This popular retirement savings vehicle comes in several varieties.

 

What don’t you know? Many Americans know about Roth and traditional IRAs, but there are other types of Individual Retirement Arrangements. Here’s a quick look at all the different types of IRAs:

Traditional IRAs (occasionally called deductible IRAs) are the “original” IRAs. In most cases, contributions to a traditional IRA are tax deductible: they reduce your taxable income, and as a consequence, your federal income taxes. Earnings in a traditional IRA grow tax deferred until they are withdrawn, but they will be taxed upon withdrawal, and those withdrawals must begin after the IRA owner reaches age 70½. I.R.S. penalties and income taxes may apply on withdrawals taken prior to age 59½.1

Roth IRAs do not feature tax-deductible contributions, but they offer many potential perks for the future. Like a traditional IRA, they feature tax-deferred growth and compounding. Unlike a traditional IRA, the account contributions may be withdrawn at any time without being taxed, and the earnings may be withdrawn, tax-free, once the IRA owner is older than 59½ and has owned the IRA for at least five years. An original owner of a Roth IRA never has to make mandatory withdrawals after age 70½. In addition, a Roth IRA owner may keep contributing to the account after age 70½, so long as he or she has earned income. (A high income may prevent an individual from making Roth IRA contributions.)1,2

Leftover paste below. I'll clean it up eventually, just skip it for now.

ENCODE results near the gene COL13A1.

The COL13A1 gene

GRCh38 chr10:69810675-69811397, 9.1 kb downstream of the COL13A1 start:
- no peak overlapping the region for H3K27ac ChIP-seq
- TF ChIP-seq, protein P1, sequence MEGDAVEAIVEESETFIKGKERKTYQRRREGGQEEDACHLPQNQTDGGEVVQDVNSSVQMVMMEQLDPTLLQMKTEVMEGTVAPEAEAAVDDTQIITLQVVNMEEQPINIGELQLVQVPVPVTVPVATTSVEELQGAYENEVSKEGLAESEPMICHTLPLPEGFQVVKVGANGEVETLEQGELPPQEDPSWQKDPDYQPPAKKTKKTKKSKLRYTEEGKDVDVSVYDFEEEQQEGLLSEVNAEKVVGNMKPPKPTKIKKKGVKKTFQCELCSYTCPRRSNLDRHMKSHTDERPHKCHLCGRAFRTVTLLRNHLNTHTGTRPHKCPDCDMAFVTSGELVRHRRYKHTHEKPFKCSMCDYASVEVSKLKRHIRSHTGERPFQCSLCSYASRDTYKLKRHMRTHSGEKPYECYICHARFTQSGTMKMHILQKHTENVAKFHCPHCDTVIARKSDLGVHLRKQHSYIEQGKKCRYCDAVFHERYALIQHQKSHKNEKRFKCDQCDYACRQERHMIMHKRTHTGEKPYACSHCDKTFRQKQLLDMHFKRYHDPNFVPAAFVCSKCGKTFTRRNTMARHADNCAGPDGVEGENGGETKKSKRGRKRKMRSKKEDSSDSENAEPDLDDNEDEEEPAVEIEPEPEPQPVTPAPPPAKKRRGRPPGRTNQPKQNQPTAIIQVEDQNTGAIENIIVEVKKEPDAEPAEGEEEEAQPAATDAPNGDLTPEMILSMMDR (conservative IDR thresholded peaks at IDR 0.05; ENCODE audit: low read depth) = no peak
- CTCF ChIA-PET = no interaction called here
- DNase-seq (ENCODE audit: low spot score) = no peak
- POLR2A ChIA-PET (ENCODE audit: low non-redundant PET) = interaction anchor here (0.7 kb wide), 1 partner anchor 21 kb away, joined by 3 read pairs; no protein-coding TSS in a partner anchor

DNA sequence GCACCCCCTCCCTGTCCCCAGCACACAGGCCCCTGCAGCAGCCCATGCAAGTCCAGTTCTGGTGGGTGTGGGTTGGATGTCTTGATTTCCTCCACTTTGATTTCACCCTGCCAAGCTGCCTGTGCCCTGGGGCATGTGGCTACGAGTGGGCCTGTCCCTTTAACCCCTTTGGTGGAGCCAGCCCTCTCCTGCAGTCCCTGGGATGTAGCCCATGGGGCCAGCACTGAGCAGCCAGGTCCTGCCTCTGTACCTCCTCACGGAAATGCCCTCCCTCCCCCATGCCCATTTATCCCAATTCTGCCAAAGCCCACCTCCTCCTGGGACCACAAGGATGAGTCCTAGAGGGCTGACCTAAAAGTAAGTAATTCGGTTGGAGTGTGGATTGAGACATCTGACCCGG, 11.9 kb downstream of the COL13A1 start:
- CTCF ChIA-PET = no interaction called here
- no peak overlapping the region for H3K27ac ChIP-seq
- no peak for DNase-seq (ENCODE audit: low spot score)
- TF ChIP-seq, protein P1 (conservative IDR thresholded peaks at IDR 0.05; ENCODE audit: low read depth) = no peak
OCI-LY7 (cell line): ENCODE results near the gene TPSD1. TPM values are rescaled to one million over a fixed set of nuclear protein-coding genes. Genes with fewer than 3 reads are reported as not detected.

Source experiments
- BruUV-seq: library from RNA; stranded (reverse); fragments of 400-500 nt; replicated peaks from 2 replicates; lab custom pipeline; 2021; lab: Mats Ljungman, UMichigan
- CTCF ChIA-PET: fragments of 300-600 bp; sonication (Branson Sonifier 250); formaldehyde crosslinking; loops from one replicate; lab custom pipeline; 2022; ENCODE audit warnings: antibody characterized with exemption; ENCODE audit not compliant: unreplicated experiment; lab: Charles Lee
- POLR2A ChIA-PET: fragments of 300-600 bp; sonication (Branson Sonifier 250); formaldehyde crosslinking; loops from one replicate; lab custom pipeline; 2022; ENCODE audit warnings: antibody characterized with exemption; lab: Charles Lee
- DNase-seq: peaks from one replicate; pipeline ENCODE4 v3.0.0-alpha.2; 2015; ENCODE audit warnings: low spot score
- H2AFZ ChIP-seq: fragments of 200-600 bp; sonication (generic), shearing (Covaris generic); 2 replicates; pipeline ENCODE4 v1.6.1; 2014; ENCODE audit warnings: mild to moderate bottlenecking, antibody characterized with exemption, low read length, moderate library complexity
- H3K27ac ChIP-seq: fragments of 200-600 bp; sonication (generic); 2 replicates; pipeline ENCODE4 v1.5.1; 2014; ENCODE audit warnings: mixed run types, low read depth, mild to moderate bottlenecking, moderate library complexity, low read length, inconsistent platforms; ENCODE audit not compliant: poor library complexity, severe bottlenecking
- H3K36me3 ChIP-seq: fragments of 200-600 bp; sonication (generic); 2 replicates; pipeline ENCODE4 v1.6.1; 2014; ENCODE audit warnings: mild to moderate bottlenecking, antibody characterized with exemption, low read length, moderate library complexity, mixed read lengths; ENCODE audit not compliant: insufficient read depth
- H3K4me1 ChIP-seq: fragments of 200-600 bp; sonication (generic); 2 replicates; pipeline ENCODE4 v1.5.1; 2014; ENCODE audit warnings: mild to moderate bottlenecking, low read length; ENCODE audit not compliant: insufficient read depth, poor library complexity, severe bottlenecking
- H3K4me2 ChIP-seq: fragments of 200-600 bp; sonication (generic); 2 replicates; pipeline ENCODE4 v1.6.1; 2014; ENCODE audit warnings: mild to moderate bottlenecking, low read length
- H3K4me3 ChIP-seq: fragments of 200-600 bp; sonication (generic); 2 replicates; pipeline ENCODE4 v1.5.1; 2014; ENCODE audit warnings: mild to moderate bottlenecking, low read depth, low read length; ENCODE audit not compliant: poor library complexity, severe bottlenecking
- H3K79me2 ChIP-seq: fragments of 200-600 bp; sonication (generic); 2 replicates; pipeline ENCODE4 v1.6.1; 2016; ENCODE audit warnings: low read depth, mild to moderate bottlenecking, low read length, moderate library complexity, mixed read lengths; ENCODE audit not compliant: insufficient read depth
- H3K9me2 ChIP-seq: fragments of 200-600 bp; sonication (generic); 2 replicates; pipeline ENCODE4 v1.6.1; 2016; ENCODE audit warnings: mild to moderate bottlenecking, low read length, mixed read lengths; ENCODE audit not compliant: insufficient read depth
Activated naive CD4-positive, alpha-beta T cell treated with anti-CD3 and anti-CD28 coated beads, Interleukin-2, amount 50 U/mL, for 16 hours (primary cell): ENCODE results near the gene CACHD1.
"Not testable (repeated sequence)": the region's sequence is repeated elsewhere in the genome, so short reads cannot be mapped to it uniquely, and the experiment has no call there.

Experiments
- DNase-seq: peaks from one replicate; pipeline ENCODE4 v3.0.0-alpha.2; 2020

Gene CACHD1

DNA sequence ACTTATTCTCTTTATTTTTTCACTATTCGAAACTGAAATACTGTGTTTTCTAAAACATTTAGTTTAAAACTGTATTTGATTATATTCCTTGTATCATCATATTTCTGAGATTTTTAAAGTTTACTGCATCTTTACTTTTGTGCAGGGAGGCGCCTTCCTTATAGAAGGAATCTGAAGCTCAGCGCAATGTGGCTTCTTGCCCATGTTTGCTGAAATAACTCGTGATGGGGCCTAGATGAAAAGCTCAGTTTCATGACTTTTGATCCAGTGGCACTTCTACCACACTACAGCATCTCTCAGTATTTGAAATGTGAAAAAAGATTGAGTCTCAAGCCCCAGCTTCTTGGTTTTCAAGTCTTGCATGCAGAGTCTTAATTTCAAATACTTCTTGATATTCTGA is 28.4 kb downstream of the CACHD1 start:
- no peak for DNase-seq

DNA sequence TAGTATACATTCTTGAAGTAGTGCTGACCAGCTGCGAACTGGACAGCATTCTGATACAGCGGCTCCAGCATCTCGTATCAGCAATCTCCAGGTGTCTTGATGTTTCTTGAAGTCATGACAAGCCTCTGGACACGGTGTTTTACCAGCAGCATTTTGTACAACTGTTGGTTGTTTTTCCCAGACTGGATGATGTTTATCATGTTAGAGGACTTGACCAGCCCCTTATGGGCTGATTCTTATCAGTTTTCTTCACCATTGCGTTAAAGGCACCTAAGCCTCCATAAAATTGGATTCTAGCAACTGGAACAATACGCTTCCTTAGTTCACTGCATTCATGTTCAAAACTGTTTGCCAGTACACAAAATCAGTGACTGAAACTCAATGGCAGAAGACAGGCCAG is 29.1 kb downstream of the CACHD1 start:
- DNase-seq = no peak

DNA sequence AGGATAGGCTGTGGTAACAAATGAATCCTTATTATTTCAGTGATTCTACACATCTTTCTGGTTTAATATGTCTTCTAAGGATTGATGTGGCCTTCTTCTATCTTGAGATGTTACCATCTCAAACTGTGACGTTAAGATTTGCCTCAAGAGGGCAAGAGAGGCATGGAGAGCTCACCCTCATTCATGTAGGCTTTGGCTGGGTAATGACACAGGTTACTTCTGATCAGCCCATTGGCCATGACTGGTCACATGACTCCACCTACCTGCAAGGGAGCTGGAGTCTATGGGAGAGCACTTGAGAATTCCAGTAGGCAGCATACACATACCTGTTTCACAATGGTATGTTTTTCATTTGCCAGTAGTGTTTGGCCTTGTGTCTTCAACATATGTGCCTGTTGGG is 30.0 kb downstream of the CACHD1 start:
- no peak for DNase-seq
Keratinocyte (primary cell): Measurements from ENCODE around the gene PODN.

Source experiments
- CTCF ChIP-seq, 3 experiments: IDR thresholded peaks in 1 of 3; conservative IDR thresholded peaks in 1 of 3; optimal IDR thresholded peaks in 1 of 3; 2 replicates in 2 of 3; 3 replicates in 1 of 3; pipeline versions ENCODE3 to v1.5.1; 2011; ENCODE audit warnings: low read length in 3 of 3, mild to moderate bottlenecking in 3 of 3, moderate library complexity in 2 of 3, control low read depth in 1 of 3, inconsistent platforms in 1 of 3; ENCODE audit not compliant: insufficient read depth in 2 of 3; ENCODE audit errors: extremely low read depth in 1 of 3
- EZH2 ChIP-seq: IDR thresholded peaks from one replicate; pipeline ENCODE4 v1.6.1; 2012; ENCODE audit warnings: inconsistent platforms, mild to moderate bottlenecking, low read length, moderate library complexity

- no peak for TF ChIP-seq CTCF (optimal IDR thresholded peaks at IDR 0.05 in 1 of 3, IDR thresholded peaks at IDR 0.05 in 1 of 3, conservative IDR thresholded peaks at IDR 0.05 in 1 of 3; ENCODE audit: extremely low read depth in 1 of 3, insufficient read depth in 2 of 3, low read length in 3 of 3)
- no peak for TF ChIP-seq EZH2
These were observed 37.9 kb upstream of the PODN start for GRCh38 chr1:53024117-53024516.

Some traditional IRA owners convert their traditional IRAs into Roth IRAs. Taxes need to be paid once these conversions are made.1

SIMPLE IRAs are traditional IRAs used in a SIMPLE plan, a type of retirement plan for businesses with 100 or fewer workers. Employers and employees can make contributions to SIMPLE IRA accounts. The annual contribution limit for a SIMPLE IRA is more than twice that of a regular traditional IRA.3

SEP-IRAs are Simplified Employee Pension-Individual Retirement Arrangements. These traditional IRAs are used in SEP plans, set up by an employer for employees, and funded only with employer contributions.4